Two years ago, our globe went through a pandemic. I could see the Lord start to work on my heart and mind then. Being in ministry for the last thirteen years, Sundays are work days and anything but rest. I was listening to a Sermon series on Sabbath and for the first time in a long time, I felt like everything I knew about Sabbath and my slave driven nature to productivity was shattered into a million pieces.
I know God allowed that pastors words in his sermon series to change my routine, scheduling, and to humble me beyond belief. Shortly after, my friend Andrea challenged me to read this book. The conviction and fire it put in my soul was literally life changing and very freeing for me— but it came with a cost, and major internal work. I had to destroy the lie that getting things accomplished was where I found my worth. I had to demolish the stronghold that a tidy house gave me more peace than His red letter words. This doesn’t mean I stopped cleaning, don’t get me wrong, I love organization and cleanliness. But for too long, I was placing that satisfaction ahead of being content in the spaces where He was calling me to be present and to worship His goodness, even in my lack of strength and ability.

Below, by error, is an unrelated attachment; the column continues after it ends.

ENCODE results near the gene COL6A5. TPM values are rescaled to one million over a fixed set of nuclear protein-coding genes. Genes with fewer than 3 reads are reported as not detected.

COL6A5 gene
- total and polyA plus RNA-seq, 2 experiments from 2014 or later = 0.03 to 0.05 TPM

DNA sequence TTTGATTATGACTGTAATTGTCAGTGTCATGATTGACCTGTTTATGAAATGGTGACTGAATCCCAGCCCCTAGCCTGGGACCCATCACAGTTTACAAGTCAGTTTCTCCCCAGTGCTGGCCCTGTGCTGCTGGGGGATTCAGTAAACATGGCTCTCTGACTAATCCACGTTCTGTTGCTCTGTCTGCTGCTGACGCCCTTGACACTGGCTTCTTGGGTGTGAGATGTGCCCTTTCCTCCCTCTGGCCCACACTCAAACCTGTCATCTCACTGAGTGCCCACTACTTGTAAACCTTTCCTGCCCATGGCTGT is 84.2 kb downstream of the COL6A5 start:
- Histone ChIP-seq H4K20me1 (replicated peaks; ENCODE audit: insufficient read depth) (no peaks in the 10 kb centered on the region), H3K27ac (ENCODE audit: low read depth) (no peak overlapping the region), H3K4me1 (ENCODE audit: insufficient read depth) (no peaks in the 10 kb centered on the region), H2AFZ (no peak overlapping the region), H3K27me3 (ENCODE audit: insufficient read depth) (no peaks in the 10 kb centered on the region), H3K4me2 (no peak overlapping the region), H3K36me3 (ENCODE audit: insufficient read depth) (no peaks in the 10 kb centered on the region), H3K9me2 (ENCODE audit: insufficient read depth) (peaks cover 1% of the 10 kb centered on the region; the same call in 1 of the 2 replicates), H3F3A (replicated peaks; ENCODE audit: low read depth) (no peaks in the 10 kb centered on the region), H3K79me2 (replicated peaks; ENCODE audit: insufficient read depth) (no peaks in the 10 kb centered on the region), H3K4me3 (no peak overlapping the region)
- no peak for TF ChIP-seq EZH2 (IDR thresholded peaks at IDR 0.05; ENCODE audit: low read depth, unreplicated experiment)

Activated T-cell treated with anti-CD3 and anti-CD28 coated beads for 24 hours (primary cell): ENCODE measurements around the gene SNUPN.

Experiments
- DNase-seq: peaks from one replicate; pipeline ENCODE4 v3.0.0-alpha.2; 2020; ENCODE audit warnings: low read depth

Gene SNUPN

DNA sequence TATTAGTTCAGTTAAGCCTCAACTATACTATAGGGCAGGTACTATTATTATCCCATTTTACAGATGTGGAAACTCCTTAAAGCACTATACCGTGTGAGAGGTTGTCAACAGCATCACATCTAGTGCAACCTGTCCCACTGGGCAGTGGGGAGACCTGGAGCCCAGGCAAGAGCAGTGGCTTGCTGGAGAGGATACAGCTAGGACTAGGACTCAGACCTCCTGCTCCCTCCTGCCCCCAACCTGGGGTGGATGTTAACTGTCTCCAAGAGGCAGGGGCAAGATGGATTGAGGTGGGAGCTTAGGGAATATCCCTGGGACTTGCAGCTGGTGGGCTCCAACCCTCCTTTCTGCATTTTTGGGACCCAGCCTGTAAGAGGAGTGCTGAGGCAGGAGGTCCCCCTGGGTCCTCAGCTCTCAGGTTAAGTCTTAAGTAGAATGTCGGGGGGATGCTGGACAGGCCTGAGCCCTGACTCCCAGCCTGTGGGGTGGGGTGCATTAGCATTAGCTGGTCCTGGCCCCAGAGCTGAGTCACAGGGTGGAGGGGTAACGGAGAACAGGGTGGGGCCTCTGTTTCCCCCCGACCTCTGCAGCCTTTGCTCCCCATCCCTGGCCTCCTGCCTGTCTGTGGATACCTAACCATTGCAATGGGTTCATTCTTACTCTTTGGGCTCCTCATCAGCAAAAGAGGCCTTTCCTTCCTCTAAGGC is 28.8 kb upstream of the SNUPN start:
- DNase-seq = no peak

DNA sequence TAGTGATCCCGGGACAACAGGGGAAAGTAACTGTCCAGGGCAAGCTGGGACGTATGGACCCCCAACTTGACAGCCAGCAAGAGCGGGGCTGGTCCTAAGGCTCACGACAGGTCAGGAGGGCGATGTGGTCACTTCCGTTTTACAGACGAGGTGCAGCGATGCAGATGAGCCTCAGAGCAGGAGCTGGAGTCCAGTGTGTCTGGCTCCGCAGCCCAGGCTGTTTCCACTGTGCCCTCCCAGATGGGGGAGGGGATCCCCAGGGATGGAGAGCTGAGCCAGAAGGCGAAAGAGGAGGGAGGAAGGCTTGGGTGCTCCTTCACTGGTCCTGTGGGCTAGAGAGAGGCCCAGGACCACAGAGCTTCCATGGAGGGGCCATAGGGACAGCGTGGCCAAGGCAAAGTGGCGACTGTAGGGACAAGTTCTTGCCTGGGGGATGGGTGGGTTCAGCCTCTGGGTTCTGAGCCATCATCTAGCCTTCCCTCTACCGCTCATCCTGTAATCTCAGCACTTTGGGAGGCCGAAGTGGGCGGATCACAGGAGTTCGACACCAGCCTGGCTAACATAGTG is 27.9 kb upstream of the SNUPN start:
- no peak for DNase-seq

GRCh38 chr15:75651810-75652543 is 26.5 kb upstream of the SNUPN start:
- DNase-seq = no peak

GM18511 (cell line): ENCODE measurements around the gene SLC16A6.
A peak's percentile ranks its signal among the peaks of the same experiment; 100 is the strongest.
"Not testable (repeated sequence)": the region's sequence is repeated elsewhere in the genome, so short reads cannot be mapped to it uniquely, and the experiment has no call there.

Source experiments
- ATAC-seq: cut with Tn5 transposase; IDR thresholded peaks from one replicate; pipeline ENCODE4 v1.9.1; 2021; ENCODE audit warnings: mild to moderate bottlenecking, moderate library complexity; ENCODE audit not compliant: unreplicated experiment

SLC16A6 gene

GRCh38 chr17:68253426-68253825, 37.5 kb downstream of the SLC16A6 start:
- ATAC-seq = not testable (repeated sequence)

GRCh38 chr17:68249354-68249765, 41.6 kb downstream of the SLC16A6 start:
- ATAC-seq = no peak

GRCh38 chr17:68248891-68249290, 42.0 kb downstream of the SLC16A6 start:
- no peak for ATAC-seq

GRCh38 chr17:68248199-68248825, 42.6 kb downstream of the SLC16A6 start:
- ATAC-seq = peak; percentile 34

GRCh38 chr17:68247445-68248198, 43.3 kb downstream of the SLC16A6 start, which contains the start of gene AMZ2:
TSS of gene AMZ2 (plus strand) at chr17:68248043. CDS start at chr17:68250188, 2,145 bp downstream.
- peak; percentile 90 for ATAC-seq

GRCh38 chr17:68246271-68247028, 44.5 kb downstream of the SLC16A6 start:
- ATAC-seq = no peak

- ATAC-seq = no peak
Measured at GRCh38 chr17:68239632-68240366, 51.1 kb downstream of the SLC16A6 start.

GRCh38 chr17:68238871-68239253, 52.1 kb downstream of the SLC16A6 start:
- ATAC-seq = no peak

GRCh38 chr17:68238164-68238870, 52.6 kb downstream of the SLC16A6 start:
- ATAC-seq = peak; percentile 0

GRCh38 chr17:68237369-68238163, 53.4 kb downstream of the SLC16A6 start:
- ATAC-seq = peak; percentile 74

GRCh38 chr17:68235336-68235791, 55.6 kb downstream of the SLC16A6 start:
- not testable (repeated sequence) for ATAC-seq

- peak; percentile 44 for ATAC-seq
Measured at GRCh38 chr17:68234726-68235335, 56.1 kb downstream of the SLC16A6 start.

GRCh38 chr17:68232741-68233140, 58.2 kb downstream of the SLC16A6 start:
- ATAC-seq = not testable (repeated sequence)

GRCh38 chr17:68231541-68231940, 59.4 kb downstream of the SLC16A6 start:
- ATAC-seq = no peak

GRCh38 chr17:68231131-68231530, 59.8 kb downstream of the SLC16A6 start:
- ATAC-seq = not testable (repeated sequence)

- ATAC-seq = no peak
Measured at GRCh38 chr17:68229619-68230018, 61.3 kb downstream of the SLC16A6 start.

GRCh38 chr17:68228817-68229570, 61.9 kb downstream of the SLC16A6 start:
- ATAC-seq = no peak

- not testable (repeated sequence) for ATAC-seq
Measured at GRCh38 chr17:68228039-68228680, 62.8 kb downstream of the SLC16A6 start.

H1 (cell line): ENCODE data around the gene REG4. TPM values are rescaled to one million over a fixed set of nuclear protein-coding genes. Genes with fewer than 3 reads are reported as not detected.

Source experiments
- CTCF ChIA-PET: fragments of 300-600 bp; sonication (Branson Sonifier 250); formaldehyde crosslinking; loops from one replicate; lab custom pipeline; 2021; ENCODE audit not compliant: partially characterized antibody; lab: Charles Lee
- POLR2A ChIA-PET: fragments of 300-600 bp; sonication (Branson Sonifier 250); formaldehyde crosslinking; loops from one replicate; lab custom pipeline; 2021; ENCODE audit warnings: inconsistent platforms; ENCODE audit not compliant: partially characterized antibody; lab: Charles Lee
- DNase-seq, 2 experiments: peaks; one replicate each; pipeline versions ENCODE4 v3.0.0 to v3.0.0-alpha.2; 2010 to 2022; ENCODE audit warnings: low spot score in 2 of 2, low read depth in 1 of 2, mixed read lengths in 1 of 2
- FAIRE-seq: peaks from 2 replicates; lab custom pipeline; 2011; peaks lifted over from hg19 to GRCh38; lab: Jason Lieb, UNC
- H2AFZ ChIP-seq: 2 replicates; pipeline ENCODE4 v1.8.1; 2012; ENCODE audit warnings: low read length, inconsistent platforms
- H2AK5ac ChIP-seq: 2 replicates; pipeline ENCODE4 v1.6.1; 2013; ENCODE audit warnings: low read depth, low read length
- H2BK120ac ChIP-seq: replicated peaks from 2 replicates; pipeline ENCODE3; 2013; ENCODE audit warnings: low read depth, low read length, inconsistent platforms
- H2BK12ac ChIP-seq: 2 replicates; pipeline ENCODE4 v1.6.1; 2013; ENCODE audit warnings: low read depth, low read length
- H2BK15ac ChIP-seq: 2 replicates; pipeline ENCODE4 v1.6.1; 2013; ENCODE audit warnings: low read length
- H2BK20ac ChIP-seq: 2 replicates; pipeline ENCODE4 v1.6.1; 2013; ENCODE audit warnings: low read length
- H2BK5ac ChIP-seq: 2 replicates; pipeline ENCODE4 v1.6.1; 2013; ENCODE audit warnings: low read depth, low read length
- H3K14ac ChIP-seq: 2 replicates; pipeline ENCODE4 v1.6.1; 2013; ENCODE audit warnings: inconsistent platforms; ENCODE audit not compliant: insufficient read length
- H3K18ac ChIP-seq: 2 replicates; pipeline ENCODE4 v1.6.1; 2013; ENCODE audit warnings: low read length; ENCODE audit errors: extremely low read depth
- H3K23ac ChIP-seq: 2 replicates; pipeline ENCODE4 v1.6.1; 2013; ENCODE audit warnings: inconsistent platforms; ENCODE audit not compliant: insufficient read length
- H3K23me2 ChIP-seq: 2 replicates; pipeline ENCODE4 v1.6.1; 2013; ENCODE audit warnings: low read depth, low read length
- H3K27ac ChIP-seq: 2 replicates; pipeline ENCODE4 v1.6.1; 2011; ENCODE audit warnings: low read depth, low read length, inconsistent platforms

What does Scripture say about the Sabbath?
Sabbath is mentioned over 172 times in Scripture. I would dare to say if it’s mentioned that many times, it’s worth studying and worth implementing as a discipline. What really got my attention is when I was reading Scripture through my daily studies, I saw correlations of consequences for those who don’t practice Sabbath (Jeremiah 17:27, Nehemiah 13:18, Ezekiel 20:12-13). I’ve read these passages countless times and yet until 2020, I never REALLY let them marinate in my soul.